WENATCHEE — The past four years haven’t been the roughest that Roger Bumps has seen in his 34 years in the furniture business, but certainly the most dramatic.
“It was so good and then it decreased so rapidly,” said Bumps, owner of Davis Furniture in downtown Wenatchee.
The country’s cycle of voracious borrowing and spending ended in a crash that abruptly halted a frenzy of lending, real estate and home building.
It was late 2008. The recession had begun. Bumps got through it.
“The downturn was so dramatic. It was hard to adjust quickly,” he said. “The furniture business is directly impacted by the housing market. As the housing market shrunk, the furniture business shrunk. It caused us to make some adjustments to the decreasing volume.”
The early years of the recession, 2008 and 2009 were not profitable ones for the store.
Like virtually every business owner who responded to Business World’s Small Business report card survey this month, Bumps had to cut costs. For him, that included a 20-percent reduction in staff.
But he’d been through tough business cycles before, including his first year in business, when the prime lending rate — the rate at which banks lend money to other banks — was in the vicinity of 20 percent. It made financing very expensive. Today that rate is 3.25 percent.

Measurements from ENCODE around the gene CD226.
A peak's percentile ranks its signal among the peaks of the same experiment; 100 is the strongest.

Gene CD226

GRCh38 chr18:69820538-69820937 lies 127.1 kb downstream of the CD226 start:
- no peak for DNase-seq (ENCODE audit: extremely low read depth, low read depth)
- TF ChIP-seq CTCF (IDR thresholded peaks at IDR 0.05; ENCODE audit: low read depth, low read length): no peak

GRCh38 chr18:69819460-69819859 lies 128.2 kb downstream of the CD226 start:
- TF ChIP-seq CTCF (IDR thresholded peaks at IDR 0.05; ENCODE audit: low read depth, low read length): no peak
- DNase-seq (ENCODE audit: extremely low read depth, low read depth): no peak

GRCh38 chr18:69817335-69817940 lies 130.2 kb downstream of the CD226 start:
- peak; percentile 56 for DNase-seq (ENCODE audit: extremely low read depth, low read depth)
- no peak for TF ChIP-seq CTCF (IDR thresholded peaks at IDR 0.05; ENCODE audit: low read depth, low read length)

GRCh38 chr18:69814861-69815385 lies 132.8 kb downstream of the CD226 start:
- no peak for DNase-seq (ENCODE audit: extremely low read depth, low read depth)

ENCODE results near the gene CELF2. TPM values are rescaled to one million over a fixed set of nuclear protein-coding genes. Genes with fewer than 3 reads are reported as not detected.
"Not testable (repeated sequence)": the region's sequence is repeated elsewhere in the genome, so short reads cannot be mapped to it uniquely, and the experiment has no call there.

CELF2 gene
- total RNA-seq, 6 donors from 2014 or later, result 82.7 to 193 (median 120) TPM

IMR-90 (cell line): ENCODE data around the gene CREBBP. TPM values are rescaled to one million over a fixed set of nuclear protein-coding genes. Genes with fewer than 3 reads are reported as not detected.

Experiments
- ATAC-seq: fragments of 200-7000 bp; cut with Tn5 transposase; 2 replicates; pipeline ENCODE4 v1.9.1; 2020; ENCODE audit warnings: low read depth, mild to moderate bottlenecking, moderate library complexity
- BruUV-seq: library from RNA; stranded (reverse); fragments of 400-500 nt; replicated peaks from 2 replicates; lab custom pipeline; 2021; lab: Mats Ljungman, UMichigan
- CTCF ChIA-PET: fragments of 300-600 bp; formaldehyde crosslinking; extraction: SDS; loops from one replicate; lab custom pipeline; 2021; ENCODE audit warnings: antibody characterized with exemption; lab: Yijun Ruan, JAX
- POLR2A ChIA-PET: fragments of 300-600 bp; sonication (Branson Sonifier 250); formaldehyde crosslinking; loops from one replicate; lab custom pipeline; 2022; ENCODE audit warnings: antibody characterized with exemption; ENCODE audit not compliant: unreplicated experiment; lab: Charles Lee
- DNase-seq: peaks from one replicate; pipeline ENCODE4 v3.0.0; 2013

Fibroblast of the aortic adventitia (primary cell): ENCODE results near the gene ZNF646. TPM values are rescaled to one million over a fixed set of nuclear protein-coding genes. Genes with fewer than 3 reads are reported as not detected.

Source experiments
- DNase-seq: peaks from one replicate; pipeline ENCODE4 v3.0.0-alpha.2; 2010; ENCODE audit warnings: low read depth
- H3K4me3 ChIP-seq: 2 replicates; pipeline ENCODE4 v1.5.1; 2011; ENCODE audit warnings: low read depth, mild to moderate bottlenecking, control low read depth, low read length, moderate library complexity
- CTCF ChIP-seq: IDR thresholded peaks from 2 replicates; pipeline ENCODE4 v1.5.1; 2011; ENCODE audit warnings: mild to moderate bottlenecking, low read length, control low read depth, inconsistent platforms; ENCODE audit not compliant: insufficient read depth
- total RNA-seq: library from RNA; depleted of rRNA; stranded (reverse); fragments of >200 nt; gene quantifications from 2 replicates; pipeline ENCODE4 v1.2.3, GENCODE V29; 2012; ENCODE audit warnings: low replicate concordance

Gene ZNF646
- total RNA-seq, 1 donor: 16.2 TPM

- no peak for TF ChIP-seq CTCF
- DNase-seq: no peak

He’s learned to be prepared.
“We were not saddled with debt. I’ve always run the business conservatively,” he said. “We made adjustments, and we are now profitable.”
Since the recession began, his store has improved its inventory control and watches expenses. They reviewed their product offerings and level of customer service. He worked to build morale and create an attitude of optimism in the future.
Bumps credits his staff, customer loyalty and long-standing reputation for helping him get through it.
Community members help, by shopping locally and referring others to local businesses that give good service.
“You take the good with the bad and you prepare yourself to weather it all,” he said. “You have to make conscious decisions to adapt.”
He added, “There are no big secrets in this deal. We’re all in this together in this community. The way we all support each other is important. There will be good times again. We’re cycling up.”